Nobody wants their pastor to look poor. I represent God. I dress well to show who I represent…
I don’t want to be one of those pastors on a bicycle.
Those are the words of a Zimbabwean prosperity preacher quoted in The Economist a few months ago, words representative of many so-called Evangelical pastors in southern Africa. But these words also highlight the need for pastoral training in sub-Saharan Africa, training that will enable pastors to teach the truth of the Bible and to resist the pull of the prosperity gospel.
This type of ministry—training pastors—does not typically yield impressive numbers. It doesn’t typically yield the flashes of lightning that we so often celebrate as ministry success. Rather it is more like planting a tree, and as the arborist says, “If you want to see things grow big, then plant small.” So, we are planting and fertilizing and pruning and watering, filled with the conviction that the work of training pastors in southern Africa is one of the most pressing tasks of our day.
By 2020, Africa will be the home of more Evangelical Christians than any other continent. But most pastors in Africa have received almost no biblical teaching. They haven’t been to seminary. They haven’t been to Bible college. They haven’t even received the equivalent of a year in Sunday School at your church.By 2020, Africa will be the home of more Evangelical Christians than any other continent. Click To Tweet
This fact makes Africa fertile ground for syncretism and heresy. While many claim to be Christians, both in sub-Saharan Africa as a whole and the country of Malawi in particular, very few understand the gospel, and very few have been born again. Many of the sheep are being fleeced by false prophets who teach that Jesus can be used as a means to health and wealth.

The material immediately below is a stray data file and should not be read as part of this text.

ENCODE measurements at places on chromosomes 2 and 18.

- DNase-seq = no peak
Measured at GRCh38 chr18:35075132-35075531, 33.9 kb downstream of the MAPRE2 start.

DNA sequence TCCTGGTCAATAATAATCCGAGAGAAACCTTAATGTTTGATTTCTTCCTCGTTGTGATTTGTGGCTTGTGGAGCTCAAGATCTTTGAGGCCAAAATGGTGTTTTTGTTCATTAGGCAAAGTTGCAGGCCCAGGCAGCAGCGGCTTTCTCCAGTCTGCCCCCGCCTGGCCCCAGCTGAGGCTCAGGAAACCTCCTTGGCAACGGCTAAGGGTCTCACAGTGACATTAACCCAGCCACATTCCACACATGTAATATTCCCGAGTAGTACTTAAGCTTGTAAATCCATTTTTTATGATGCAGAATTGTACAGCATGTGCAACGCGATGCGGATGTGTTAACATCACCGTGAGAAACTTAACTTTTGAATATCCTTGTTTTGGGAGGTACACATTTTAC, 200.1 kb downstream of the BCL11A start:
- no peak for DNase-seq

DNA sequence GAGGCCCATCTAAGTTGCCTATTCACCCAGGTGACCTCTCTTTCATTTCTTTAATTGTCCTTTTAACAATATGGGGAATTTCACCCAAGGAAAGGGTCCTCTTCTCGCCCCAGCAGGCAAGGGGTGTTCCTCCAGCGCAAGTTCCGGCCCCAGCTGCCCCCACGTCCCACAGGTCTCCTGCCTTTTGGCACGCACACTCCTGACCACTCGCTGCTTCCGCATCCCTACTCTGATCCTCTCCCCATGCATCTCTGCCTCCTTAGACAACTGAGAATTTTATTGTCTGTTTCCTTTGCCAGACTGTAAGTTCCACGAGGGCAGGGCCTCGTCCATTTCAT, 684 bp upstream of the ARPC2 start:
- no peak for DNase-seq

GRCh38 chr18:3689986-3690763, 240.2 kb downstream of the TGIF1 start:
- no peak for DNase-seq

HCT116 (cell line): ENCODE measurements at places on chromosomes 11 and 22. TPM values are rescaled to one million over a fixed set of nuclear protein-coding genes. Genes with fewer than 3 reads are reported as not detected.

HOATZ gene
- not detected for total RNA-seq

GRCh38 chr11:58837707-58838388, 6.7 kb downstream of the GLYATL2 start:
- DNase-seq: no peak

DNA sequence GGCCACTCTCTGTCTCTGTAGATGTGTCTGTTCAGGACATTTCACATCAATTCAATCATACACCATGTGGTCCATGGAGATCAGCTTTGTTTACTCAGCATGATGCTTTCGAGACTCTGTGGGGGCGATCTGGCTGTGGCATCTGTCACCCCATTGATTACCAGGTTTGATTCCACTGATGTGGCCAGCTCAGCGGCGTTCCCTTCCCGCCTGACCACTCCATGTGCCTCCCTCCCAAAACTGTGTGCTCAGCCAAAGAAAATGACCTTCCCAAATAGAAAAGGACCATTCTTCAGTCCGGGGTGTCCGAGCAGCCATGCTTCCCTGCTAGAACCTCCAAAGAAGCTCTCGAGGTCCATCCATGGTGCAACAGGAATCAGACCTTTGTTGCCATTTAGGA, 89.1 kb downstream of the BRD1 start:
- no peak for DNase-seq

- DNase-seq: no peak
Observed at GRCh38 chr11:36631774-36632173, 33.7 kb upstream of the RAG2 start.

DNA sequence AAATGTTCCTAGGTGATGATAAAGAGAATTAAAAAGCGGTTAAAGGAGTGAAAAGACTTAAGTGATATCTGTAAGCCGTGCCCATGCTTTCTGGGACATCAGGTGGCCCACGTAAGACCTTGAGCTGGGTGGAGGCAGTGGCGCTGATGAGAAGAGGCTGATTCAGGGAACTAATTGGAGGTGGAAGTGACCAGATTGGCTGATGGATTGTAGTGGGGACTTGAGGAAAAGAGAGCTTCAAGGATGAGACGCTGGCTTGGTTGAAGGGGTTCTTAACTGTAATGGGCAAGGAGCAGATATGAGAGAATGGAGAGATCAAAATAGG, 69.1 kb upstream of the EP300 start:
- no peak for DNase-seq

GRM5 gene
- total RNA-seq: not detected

But I have the privilege of knowing at least 150 men who have not bowed the knee to Baal—pastors who have been transformed by the power of the Gospel and who seek to lead churches faithfully in the pattern of the New Testament. I know men who have nothing, men who are paid nothing by the churches they lead or by the missionaries that serve them. I know men who preach the gospel but make their living by farming tiny plots of ground, men who have lost their crops repeatedly to flood or to famine. I know men who have even lost their own children to disease. I know men who through trials and suffering have been refined and who possess the great prize of godly character.
I know men who labor faithfully, day-and-night, to serve a church of 20 adults and a few dozen children. I know men who will ride days on bicycles to preach to villages that have no gospel witness. I know men who will cross rivers and climb mountains because they know that the people on the other side are dying without hope. I know men who have crossed international borders, who have infiltrated rebel territories in Mozambique, so that those in darkness may see the Light of the world. I know men whose names I cannot pronounce, whose churches will never make a top ten list, but who are precious to the Lord.Christ is better represented by pastors on bicycles than prosperity preachers in shiny cars. Click To Tweet
Much of Africa may lack money. Much of Africa may lack development. But Africa does not lack “pastors on bicycles,” and contrary to the opinion of that Zimbabwean prosperity preacher, the crucified Christ is better represented by poor pastors on bicycles than prosperity preachers in shiny cars.